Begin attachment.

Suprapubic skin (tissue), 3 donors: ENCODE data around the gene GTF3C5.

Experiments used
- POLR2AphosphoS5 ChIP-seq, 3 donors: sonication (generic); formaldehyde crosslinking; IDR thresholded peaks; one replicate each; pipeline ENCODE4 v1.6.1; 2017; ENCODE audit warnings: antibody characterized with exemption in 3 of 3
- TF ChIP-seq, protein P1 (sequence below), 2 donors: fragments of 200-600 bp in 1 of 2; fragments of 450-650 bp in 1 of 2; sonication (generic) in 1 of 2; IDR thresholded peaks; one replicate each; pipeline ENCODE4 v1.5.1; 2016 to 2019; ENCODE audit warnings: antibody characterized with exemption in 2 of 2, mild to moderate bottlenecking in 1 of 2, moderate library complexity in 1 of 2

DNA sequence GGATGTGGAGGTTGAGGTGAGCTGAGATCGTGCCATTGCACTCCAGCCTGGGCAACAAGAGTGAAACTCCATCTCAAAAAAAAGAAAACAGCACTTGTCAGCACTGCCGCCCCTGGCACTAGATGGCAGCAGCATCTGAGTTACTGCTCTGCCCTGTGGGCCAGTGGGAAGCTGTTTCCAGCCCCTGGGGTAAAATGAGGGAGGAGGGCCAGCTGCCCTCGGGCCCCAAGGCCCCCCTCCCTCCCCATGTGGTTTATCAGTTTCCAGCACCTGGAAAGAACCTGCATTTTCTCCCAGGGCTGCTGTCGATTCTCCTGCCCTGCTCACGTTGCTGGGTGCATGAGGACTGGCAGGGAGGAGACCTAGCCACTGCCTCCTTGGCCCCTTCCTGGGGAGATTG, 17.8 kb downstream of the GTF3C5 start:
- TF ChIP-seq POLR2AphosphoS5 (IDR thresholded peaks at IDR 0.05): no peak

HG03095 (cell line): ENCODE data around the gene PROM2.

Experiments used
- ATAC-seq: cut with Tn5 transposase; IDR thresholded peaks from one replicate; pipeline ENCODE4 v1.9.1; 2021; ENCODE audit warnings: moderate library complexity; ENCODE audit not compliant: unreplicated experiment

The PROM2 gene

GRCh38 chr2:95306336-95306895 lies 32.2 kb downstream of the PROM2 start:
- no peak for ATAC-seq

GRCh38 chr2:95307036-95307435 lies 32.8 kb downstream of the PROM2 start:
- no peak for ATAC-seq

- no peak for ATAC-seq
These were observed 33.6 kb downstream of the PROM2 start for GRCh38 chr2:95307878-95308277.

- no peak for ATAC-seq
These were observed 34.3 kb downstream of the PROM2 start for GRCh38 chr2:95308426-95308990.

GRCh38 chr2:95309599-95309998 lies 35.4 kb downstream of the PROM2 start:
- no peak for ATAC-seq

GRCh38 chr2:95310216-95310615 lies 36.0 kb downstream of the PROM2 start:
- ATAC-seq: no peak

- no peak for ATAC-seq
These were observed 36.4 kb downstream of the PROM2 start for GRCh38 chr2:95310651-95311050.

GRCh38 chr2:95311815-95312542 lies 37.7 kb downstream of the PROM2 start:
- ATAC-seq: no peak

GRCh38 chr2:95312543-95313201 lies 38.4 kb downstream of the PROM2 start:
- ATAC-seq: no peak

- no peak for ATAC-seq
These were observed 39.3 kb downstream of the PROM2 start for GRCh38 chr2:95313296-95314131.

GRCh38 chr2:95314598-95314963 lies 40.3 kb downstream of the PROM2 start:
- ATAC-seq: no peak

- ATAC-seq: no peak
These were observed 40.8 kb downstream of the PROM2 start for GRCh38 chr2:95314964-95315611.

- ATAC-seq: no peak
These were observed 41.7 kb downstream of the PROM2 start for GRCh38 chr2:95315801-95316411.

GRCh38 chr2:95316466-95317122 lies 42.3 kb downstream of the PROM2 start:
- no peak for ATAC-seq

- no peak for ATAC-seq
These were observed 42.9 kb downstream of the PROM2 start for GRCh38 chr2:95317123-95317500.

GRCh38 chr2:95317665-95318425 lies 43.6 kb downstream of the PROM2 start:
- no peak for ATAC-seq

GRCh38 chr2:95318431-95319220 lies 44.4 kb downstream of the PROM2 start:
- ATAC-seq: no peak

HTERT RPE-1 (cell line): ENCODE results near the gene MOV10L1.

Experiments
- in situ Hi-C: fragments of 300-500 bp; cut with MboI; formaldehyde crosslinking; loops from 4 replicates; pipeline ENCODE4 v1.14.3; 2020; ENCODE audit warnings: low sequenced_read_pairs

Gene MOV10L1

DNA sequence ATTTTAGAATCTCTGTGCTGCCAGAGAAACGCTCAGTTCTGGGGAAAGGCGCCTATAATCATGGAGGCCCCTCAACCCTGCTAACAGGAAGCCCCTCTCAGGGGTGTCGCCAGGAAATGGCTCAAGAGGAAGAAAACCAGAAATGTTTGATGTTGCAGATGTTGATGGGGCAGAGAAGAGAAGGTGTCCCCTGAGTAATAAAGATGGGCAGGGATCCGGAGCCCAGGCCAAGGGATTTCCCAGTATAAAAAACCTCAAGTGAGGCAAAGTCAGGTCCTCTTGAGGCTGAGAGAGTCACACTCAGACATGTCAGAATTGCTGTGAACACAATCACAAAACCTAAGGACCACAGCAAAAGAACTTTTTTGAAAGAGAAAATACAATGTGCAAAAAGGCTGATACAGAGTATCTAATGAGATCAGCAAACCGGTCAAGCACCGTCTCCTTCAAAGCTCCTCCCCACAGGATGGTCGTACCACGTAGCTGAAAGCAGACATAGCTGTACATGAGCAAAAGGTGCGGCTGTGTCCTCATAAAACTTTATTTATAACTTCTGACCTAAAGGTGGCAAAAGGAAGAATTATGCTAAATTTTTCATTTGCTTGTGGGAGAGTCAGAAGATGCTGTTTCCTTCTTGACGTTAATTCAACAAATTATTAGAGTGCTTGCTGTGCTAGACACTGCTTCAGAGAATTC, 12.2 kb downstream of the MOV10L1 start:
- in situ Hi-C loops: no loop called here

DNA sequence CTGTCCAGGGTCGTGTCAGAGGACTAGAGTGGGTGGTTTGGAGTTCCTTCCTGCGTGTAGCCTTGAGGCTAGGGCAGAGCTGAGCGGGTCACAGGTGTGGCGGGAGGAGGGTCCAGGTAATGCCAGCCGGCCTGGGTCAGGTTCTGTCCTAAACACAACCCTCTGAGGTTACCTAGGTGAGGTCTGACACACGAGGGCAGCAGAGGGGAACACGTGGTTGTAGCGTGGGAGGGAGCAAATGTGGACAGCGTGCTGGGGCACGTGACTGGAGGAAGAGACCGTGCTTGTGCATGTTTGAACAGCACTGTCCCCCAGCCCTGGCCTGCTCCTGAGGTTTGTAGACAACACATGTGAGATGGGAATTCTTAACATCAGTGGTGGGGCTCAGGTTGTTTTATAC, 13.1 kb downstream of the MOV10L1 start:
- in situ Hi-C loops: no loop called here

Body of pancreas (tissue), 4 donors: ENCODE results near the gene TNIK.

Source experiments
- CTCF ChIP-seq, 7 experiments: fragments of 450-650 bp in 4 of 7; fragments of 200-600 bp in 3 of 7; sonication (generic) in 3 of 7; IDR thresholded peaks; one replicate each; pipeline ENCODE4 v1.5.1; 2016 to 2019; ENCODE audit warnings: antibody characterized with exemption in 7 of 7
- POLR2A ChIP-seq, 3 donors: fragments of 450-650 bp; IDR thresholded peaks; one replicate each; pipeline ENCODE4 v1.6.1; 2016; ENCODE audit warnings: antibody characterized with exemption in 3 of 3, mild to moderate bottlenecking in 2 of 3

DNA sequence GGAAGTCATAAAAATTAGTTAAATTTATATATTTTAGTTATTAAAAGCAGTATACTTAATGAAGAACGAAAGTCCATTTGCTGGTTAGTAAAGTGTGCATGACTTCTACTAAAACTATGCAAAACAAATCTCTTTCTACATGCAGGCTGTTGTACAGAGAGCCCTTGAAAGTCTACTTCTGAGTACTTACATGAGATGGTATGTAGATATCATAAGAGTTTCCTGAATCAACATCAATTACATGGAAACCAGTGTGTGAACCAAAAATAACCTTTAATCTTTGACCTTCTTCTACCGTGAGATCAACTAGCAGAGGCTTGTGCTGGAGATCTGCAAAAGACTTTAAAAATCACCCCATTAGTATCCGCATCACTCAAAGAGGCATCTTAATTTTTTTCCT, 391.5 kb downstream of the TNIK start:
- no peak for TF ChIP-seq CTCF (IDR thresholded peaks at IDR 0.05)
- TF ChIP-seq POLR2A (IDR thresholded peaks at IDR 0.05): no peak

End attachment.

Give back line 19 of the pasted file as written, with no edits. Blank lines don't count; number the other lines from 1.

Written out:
GRCh38 chr2:95309599-95309998 lies 35.4 kb downstream of the PROM2 start: